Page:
My neice did this to her father when she was three or four even though there was no nastiness from my sister. It was just a phase and eventually she started to talk to him and go with him happily again.

janeainsworth Fri 09-Nov-12 17:06:02

amma I agree with jess and when that it is not necessarily your son's partner who is to blame here, in fact you said yourself that your son feels alienated by the child.
My almost 3 year-old DGD can have an almighty tantrum and refuse to do anything, even when it's something she likes doing, like going to the park.
If you assume that the partner is being vindictive , the danger is that she will pick up on that and you could actually make things worse.
Obviously I don't know what has gone on but you have said that previous visits have been happy - can your son or you approach his ex-partner in a sort of 'how can we all sort this out together' way?
Sorry if that sounds inappropriate advice but I think you have to try to keep communication lines open and avoid getting into a position that will be difficult to recover from.

Deedaa Fri 09-Nov-12 17:28:09

If there is only limited access he is probably reaching an age where it just feels like going off with someone he hardly knows for no apparent reason. However vindictive his mother may be I think most 2 1/2 yr olds are not very keen to to go anywhere without Mummy - watch any group of under threes being delivered to a pre school. When he is older he may begin to notice that most other children have daddies and want more contact with his own, but that won't really have impinged yet.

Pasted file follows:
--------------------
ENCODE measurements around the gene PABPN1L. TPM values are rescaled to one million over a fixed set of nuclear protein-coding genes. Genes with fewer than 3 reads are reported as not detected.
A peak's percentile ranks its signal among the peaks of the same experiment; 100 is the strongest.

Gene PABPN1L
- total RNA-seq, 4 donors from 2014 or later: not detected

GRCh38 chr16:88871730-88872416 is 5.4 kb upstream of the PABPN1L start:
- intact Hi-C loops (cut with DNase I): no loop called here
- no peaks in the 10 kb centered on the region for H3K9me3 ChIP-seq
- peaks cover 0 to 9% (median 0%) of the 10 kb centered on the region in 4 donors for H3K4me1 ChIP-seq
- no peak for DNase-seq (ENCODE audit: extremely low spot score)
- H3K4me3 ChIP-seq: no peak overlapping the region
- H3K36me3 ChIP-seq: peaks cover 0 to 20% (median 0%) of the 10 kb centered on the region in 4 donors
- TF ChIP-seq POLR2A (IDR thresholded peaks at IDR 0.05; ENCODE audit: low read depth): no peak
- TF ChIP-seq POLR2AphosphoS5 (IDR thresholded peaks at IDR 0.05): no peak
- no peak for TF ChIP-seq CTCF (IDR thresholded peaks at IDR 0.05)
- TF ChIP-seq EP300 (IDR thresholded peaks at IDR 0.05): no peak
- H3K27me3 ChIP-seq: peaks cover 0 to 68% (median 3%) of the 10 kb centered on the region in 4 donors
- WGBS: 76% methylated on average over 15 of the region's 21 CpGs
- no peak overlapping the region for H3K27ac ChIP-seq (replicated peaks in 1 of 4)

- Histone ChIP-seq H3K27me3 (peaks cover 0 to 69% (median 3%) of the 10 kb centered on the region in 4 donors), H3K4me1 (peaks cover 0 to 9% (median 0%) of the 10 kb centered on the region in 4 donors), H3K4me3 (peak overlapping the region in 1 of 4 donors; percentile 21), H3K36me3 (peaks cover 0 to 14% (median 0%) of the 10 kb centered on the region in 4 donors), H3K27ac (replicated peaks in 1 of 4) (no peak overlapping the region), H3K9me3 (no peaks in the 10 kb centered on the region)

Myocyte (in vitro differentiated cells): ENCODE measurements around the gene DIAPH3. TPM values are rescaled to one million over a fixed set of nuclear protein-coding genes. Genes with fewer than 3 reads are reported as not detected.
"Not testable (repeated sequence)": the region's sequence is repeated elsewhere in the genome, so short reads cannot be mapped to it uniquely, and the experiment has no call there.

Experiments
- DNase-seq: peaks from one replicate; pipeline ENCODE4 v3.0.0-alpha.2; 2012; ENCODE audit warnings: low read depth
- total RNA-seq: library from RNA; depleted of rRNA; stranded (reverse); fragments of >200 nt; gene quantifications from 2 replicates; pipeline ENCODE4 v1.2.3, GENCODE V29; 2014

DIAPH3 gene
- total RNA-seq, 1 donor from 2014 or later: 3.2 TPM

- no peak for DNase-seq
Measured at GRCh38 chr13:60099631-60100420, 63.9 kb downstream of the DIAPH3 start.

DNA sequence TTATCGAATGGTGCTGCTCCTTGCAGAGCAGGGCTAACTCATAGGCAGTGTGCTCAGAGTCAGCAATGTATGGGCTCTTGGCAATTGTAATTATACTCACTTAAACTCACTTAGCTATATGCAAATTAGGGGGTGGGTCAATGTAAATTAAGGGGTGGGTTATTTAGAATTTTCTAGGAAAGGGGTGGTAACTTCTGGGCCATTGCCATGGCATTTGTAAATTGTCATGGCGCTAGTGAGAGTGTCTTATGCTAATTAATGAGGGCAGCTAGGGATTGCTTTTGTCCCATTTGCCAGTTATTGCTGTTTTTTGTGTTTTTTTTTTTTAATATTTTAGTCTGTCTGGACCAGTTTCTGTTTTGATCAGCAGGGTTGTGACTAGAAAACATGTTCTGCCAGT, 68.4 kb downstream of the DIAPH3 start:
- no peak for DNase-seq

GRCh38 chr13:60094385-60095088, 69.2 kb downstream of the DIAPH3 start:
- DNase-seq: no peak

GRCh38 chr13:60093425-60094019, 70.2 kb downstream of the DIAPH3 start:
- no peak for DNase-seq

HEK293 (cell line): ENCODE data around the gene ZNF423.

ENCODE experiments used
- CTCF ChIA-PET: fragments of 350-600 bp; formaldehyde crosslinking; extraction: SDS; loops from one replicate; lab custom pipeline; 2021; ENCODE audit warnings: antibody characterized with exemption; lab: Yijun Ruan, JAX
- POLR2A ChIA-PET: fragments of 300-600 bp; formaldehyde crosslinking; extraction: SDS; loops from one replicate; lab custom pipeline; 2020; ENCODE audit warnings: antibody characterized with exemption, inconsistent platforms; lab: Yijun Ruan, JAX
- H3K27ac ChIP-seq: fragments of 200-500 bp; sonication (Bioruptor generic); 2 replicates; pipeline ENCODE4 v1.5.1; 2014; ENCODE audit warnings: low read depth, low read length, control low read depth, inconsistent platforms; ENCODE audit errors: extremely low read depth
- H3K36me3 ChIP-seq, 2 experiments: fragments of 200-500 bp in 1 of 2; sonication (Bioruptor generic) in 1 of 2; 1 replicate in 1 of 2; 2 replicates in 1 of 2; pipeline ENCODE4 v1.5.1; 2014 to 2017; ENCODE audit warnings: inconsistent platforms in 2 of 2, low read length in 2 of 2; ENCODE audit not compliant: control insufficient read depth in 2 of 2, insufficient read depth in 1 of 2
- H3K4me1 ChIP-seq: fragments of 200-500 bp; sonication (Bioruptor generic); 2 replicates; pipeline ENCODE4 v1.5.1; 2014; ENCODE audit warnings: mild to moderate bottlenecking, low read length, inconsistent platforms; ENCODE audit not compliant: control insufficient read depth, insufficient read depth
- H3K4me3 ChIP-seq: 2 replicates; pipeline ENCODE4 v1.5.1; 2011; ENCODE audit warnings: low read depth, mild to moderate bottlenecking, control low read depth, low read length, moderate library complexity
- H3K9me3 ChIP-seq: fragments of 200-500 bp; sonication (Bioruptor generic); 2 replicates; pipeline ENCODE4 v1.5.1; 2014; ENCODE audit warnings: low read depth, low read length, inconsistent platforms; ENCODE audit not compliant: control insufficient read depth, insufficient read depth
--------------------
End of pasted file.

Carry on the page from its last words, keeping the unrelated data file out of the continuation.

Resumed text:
angiebaby Fri 09-Nov-12 18:39:41

amma......i know what your ging through,,,,,we are on the other side,,,,one father sees his child every other weekend and has never missed. my daughter used to cry when she let her son go but now he is older its not so bad,,,,but the fqather did abduct him for 3 months and we had to get the police to find him and go to court to get him back,,,,,the other father he comes and goes and doesnt care a toss really if he sees his kids or not always making exscuses,,,,,,,my kids lives are ruled by these fathers and i cant wait for the day when it all ends, the rights of the father. some fathers gets rights they shouldnt have ...your right they just want to get back at the mother ,,,,,,,,but get your son to go back to court if he is paying maintenance he has every right to see the son. make a note of everything calls texts,,,visits words everything....let us all know what happens, thinking of you,,,heres a hug, and finally,,,,,,when the son is grown he will want to know who his dad is,,,,so write him a letter now how your feeling and how his dad is feeling too. and you will be able to give it to him in a few years time.